A fall can be fatal for these spiders, but they have a sticky trick to make sure they land safely.
Tarantulas appear to shoot silk from their feet to catch themselves from fatal falls.
Most spiders climb walls using the molecular forces generated by thousands of tiny split hairs on their feet.
More experiments are needed to verify whether silk truly comes from the feet.
As tarantulas fall, they appear to react like Spiderman -- shooting threads of silk from their feet (spiders don't have hands).
The move lets them avoid falls that could prove fatal to their hefty bodies, say researchers in a new study.
The work, published in the Journal of Experimental Biology, follows conflicting reports over whether these fuzzy arachnids can indeed eject silk from the ends of their legs. The new study suggests they can, but researchers who found contradictory evidence in earlier work say the debate is still not settled.
The first report was by Stanislav Gorb of the University of Kiel, Germany, and colleagues in 2006, who reported "footprints" of spider silk from all four pairs of legs when the tarantulas slipped on a vertical glass surface. Gorb showed pictures of what appeared to be tiny spigots among the hairs of the spider's feet.
But in 2009, another group argued that the spider silk could simply have come from the abdominal spinnerets -- the typical source -- and have stuck to and been dragged along by the legs as the spiders climbed.
This team, led by Fernando Pérez-Miles of the University of the Republic in Montevideo, Uruguay, sealed tarantulas' abdominal spinnerets with paraffin. The researcher subsequently found no evidence of silk as the spiders climbed, suggesting that the spiders could not make silk from other parts of their body. They also detected no trace of silk glands or channels in dissections of tarantula legs.
In the new work, Claire Rind and a team of undergraduates at the University of Newcastle, U.K., studied three different types of spiders as they climbed in glass tanks lined with microscope slides and surveyed by video. The researchers slowly tilted the tank to a vertical position as the spider held on, and then shook it slightly, until the spider slipped.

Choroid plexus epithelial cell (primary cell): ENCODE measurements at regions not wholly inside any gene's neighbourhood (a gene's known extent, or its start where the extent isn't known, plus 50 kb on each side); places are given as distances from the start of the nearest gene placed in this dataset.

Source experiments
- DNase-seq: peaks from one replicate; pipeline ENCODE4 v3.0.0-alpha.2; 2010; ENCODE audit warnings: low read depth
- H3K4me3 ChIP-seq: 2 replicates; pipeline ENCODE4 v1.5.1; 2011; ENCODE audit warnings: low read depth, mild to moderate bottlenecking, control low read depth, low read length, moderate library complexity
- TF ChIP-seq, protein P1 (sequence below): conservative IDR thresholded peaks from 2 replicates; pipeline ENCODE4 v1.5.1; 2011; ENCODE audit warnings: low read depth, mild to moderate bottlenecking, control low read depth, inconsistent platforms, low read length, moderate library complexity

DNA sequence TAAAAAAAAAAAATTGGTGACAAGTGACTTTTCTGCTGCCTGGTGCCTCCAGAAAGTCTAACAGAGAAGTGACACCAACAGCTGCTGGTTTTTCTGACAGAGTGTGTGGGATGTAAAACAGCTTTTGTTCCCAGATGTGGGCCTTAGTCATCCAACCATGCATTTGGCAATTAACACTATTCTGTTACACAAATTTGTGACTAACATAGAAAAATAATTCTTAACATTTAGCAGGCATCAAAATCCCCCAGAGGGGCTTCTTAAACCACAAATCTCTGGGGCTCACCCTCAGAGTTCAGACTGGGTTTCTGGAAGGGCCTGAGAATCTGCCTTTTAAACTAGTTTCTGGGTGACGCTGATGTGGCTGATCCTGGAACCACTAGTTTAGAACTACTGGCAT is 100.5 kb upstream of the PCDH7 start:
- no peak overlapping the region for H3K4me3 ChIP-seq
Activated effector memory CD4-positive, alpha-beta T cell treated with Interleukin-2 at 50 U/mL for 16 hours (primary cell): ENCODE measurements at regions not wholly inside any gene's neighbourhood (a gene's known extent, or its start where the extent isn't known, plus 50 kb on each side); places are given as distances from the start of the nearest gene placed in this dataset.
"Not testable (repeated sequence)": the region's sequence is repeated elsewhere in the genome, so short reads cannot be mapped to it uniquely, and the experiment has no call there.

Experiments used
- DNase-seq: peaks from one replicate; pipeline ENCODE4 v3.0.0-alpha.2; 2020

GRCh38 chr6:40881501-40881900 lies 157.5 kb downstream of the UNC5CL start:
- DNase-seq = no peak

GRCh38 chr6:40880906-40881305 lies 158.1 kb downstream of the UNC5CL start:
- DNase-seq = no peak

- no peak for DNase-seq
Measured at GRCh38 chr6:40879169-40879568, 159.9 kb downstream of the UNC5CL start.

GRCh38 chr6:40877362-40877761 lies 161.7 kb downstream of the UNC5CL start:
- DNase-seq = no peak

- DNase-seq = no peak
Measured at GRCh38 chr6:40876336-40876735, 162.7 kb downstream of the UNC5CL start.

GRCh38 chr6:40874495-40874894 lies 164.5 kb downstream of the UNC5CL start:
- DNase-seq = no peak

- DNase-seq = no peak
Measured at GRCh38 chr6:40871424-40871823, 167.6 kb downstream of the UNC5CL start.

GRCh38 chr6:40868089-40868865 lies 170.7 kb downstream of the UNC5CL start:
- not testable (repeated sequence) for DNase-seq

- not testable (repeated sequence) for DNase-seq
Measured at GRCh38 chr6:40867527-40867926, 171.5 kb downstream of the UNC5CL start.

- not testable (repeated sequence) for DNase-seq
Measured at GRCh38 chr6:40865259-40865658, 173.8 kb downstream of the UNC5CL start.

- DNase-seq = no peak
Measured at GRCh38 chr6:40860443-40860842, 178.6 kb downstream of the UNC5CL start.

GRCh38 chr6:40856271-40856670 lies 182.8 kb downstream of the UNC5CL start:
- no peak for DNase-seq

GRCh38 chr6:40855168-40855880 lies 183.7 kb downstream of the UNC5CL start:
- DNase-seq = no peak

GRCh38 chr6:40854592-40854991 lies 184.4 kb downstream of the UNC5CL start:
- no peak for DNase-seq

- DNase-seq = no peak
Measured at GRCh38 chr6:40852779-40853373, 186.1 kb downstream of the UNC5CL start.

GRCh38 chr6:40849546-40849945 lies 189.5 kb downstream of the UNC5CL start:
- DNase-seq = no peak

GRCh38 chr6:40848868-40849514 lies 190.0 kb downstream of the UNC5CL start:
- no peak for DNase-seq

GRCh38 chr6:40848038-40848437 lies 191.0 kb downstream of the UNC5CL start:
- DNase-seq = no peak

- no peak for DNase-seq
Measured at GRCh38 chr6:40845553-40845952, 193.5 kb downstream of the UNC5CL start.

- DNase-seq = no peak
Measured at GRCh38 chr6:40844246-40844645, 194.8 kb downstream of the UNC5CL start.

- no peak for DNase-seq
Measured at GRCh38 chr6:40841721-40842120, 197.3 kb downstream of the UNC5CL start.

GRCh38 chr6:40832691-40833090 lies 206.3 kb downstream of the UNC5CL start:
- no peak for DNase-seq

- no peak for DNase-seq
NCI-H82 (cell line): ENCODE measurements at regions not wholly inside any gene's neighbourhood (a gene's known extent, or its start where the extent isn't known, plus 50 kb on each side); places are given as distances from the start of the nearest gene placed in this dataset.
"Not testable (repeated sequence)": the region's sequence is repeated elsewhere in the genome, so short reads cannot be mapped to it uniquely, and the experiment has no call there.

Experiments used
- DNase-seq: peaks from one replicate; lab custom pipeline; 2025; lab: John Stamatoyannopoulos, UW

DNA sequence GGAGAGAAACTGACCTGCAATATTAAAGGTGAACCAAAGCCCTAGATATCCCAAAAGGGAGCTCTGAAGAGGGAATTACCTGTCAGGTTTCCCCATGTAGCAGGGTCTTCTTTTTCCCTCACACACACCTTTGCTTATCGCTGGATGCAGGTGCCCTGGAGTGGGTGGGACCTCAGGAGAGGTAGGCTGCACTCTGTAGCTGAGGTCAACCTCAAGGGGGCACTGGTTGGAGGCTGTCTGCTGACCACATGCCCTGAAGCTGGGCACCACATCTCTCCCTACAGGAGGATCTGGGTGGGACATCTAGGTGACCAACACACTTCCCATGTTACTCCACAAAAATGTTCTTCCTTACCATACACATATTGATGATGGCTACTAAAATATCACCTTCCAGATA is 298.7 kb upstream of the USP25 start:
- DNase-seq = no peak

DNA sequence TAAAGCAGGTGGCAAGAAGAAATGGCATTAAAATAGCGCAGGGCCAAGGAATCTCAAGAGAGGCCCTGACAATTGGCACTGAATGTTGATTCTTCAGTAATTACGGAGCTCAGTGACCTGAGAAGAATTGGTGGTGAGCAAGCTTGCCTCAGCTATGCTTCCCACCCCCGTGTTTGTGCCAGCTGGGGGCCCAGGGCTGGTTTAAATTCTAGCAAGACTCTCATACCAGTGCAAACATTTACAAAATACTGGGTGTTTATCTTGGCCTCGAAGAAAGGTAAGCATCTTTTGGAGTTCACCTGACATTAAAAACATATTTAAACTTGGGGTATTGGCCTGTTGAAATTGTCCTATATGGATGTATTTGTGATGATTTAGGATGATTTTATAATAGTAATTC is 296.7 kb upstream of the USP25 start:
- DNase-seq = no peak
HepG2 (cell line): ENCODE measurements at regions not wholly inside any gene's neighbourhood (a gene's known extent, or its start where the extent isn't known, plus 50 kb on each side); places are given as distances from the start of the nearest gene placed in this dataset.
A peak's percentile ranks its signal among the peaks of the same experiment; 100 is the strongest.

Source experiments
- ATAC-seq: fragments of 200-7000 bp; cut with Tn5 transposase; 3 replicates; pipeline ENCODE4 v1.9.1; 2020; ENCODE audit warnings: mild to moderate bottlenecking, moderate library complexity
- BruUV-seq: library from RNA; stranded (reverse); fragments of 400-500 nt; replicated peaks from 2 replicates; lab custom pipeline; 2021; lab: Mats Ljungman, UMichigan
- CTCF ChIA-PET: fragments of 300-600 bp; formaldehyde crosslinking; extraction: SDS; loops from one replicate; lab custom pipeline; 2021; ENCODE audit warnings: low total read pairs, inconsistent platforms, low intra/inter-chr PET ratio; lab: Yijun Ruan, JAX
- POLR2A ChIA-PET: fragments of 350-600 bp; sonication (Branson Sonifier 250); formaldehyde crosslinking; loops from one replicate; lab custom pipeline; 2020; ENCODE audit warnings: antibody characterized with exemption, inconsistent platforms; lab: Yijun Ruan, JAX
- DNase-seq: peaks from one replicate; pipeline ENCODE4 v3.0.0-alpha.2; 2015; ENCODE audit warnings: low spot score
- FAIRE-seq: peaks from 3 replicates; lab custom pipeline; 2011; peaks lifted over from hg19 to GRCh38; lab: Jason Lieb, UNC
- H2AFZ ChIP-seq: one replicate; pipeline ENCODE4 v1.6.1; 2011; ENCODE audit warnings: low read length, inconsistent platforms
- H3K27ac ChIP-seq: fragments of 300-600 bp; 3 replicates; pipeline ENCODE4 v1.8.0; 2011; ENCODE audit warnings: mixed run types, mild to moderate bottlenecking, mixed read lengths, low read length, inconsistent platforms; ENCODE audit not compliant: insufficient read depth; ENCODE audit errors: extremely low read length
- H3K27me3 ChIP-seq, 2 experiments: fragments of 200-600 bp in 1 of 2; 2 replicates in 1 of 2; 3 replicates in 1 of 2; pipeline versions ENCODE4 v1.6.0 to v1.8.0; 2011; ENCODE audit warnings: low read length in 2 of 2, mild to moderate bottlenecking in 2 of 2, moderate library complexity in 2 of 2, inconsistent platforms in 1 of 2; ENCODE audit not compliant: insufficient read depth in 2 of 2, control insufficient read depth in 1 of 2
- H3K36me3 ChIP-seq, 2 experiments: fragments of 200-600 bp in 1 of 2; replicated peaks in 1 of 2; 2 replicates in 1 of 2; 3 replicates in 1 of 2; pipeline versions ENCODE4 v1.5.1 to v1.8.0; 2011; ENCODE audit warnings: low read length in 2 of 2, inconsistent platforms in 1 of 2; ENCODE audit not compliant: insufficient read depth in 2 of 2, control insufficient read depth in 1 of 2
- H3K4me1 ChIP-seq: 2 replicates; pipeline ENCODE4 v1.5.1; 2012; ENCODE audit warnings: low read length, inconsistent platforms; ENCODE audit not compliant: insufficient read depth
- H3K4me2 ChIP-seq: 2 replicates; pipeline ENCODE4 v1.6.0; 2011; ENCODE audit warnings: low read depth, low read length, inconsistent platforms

Using the video information, they removed any glass slides that were contacted by the abdominal spinnerets during the experiment to eliminate the possibility of contamination. After the experiment, they examined the slides under the microscope and found silk strands at all sites where the legs slipped.
The team also examined freshly molted tarantula exoskeletons and specimens of dead tarantulas under the microscope.
"From those experiments, we actually saw those little spigots and we saw silk emerging from those spigots," Rind said. "In some cases we could see strands of silk emerging from these tall stalks."
Rind suggests that Pérez-Miles' experiments using tarantulas with sealed spinnerets were done in a tank that was too shallow and was not shaken, such that the spiders never actually slipped and needed to use the silk from their feet.
"We are very glad to see such supportive information for the previous work," Gorb, who made the original 2006 report, told Discovery News. "They did hard work showing from which spigots the silk is coming out. This is essential.
"The next step," Gorb added, "is to show the gland, where the silk is really produced."
Pérez-Miles would like to see the study repeated with blocked spinnerets. "It's the only way to prove that the silk comes from other parts of the animal," he said, noting that the silk could easily waft and stick, even if the abdomen doesn't touch the surface.
"This paper challenges us to continue working," he said, acknowledging the need to repeat his experiments under conditions that force a slip.
Most spiders do not need this ability, Rind and Gorb said. Arachnids use dry-adhesive methods that rely on the molecular forces generated by thousands of tiny split hairs -- similar to the methods used by geckos -- to stick to vertical surfaces. But their proportions give them a greater sticking ability for their size than bulky tarantulas have.
But it's still a mystery why some tarantulas would need the safety net. "It's not clear why spiders that live in the soil in burrows have that supposed adhesive system," Pérez-Miles said.
Rind's findings may get cheers from comic book fans: They make Spider-Man's web-ejecting hands a bit more realistic.
Spider-Man was supposed to have been transformed by a black widow spider, she said. "But perhaps it was a tarantula."